Indeed– many of us have been shouting for intimate hygiene products that don’t irritate our genitals and that don’t produce so much waste; and for that, the menstrual cup has arrived. Now, with the use of the cup and the feminine empowerment that has emerged with societal development, it’s not only about health but also about ideologies: menstruation as an instrument of women’s power. With this, free bleeding was born.
Free bleeding, though not a new practice, has become a recent trend. It consists of letting our menstruation flow, bleeding freely and breaking the taboos and mental barriers that revolve around the period. Generally, it consists of not using intimate hygiene items such as pads, tampons, and menstrual cups. Some women have even learned the art of holding their blood within and, when ready, expelling it whenever they want.
It’s interesting to see that this practice functions as a means of expression adopted by the feminist movement. It resurfaces from a 2014 marathon when activist Kiran Gandhi ran a course wearing visible menstrual stains. This symbolic act attempted to break the stigmatization of the period that many women and girls suffer from around the world.
But, the key question is: Can I practice free bleeding without staining my underwear? Can all girls practice it?
How do you do free bleeding?
Technically, the essence of free bleeding is really letting your blood run freely regardless of any evidence left by your period or of what others think about it. But as said before, it’s about an ideology in which you must not only let your blood flow but become aware of your menstrual process.
It allows self-knowledge and awareness of the vaginal muscles, as well as encourages you to perceive the reactions generated by your body when it is about to start its period.
How is it done?
Of course, if you agree with the concept of free bleeding but don’t want the blood to stream down your legs like a river, there are techniques women use to control their blood flow. These require practice through the use of the pelvic floor muscles.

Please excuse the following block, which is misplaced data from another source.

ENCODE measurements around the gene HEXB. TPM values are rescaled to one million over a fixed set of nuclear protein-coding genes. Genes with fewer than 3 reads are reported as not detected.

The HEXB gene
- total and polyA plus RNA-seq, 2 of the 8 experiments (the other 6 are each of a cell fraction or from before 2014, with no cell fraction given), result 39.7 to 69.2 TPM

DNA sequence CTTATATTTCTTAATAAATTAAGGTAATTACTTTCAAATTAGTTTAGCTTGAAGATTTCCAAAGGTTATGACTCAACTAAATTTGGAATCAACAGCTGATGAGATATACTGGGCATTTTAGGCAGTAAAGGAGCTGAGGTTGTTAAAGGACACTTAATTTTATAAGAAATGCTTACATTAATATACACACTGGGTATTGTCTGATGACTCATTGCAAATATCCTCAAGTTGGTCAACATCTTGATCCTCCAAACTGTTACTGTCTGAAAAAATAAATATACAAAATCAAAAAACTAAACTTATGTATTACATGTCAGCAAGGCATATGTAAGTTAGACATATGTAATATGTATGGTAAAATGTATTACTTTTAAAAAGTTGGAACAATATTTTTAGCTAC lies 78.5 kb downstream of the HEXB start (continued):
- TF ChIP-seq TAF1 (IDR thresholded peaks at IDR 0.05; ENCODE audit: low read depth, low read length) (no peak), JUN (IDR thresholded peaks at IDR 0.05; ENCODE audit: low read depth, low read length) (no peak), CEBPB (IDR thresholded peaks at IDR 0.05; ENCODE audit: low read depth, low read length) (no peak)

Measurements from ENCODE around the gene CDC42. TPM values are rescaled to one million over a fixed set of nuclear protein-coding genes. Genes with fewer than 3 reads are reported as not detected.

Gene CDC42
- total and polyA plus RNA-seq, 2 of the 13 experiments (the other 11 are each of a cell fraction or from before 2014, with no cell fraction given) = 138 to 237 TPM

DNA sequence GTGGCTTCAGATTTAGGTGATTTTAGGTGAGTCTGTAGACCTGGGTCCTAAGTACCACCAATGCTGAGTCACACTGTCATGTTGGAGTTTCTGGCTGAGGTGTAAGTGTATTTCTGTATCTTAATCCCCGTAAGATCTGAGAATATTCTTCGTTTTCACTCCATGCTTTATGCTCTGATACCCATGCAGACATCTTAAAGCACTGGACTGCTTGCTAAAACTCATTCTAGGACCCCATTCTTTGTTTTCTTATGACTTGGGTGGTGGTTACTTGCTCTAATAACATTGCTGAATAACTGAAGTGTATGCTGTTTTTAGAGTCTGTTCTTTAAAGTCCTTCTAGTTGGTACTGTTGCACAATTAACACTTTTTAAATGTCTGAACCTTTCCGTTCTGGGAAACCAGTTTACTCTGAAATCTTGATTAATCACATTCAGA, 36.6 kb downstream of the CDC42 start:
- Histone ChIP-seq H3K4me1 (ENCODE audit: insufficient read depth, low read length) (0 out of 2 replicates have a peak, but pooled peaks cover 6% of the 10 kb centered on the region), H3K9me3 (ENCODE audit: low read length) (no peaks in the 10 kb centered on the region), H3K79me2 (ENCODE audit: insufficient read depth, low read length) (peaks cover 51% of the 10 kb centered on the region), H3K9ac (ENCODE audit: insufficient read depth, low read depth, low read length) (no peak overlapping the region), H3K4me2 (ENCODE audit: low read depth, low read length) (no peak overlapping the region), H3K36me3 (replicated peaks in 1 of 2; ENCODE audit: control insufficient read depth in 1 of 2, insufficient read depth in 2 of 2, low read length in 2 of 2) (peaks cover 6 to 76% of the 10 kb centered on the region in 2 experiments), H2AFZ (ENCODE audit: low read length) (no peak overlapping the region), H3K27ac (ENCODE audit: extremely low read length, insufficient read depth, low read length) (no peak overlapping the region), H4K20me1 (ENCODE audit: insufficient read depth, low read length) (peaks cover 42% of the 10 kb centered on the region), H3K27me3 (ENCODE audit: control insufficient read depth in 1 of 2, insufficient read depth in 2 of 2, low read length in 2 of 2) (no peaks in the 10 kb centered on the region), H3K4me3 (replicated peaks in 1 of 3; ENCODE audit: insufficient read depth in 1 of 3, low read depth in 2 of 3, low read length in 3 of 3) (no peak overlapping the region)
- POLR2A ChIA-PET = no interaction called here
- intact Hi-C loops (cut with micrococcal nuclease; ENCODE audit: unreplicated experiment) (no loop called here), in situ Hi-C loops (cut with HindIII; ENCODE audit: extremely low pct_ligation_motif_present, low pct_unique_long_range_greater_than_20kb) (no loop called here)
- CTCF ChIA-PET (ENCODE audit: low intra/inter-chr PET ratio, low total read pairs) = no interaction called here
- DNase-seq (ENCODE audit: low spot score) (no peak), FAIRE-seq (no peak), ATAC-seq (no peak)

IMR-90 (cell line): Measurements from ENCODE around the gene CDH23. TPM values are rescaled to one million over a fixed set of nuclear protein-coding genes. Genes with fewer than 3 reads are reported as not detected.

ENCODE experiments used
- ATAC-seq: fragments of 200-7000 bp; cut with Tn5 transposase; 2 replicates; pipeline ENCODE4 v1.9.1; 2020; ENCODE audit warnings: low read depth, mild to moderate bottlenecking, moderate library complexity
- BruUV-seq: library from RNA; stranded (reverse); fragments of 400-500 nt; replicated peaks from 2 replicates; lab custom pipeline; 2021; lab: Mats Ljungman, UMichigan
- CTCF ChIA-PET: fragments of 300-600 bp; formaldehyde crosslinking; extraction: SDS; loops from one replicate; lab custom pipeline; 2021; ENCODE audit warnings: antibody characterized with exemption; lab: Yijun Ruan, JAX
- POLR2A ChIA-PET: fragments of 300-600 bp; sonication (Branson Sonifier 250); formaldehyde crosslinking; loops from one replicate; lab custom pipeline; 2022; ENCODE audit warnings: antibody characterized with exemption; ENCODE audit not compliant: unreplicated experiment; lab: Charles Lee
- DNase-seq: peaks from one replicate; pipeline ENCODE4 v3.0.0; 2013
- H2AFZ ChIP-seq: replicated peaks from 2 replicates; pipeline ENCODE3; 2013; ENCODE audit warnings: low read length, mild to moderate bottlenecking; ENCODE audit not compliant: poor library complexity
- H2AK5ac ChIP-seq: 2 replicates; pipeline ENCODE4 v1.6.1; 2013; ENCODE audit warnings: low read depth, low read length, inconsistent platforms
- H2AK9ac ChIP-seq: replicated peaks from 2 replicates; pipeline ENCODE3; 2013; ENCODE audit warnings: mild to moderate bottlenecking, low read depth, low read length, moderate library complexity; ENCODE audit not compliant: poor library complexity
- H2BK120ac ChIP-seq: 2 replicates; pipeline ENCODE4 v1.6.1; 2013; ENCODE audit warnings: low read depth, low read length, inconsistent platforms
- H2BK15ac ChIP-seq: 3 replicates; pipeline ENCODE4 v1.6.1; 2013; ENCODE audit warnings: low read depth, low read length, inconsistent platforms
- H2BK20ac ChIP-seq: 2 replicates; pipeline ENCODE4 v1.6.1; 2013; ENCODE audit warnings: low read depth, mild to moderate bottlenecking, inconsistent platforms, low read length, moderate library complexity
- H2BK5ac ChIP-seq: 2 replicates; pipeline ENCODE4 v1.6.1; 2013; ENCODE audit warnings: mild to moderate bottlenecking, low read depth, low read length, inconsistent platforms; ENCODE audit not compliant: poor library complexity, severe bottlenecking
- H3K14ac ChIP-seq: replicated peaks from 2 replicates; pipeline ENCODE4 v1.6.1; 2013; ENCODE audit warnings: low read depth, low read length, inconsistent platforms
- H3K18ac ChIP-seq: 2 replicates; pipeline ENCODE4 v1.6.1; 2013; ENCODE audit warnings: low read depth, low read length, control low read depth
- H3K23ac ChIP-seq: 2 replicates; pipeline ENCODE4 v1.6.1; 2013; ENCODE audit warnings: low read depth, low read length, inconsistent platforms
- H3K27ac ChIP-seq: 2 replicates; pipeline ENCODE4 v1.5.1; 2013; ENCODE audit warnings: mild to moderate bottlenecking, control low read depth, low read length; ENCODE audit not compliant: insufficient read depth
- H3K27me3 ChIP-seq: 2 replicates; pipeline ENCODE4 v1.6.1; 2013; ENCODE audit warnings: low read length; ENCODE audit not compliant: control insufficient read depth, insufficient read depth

Women who practice it have the capacity to contract their vaginal muscles to contain the flow of blood for a certain amount of time.
All of us can feel it when our fluid is about to come out. At that moment, before passing through the uterine neck or cervix, a woman must contract her vaginal muscles to hold in the blood and, as necessary, go to the bathroom to release it. Therefore, you must practice self-awareness to recognize the moment to hold it in and the moment to let it go.
In order to increase your strength in these muscles, it’s very common to practice Kegel exercises and other techniques that you can read in our article “What is the pelvic floor and how can you strengthen it?“.
I like the concept, but I don’t want to stain my clothes, How do I do it?
Free bleeding first arose as a rejection of pads and tampons that released substances harmful to health and caused Toxic Shock Syndrome. If you like this line of thinking, there are many ecological and sustainable ways without having to spend hours clearing stains from your clothes.
Although the main idea of this movement is to break the excessive importance given to someone who notices our menstruation, it is natural that there are many who, although also desiring to eliminate taboos, do not want to stain their clothes each day of their period.
The menstrual cup is an excellent idea to start practicing free bleeding, which, while you learn to control your pubococcygeal muscles (the medical name attributed to the vaginal muscles) will be a mechanism of self-knowledge and protection of your intimate area, since It is very safe for you and the environment.
The menstrual cup doesn’t cause infections, allergies, or Toxic Shock Syndrome. Reusable panties and fabric pads have also become available, which are absorbent and also ecological so that you can train your body to get used to feeling the movements of your uterus.
Can all women practice free bleeding?
Yes! With free bleeding, the idea is about letting it flow and not caring if anyone notices the stains. Although, again, if what you want is to be able to contain your flow for hours and afterward, consciously expel it in the bathroom, you’ll need strong pelvic floor muscles.
For this reason, the practice is often more difficult for women who have recently given birth by natural means, or who have conditions like pelvic organ prolapse.
You can begin by practicing it in house, and when you are going to leave for work or run errands, opt to use your menstrual cup or fabric pads. In this way, you can pick up the skill and practice it until you finally master the art of containing your menstrual blood.
Free bleeding may not be for everyone, but you can always support the gender equality movement by providing education, debunking myths, and above all, feeling proud of every natural process that occurs in your body, including your menstruation.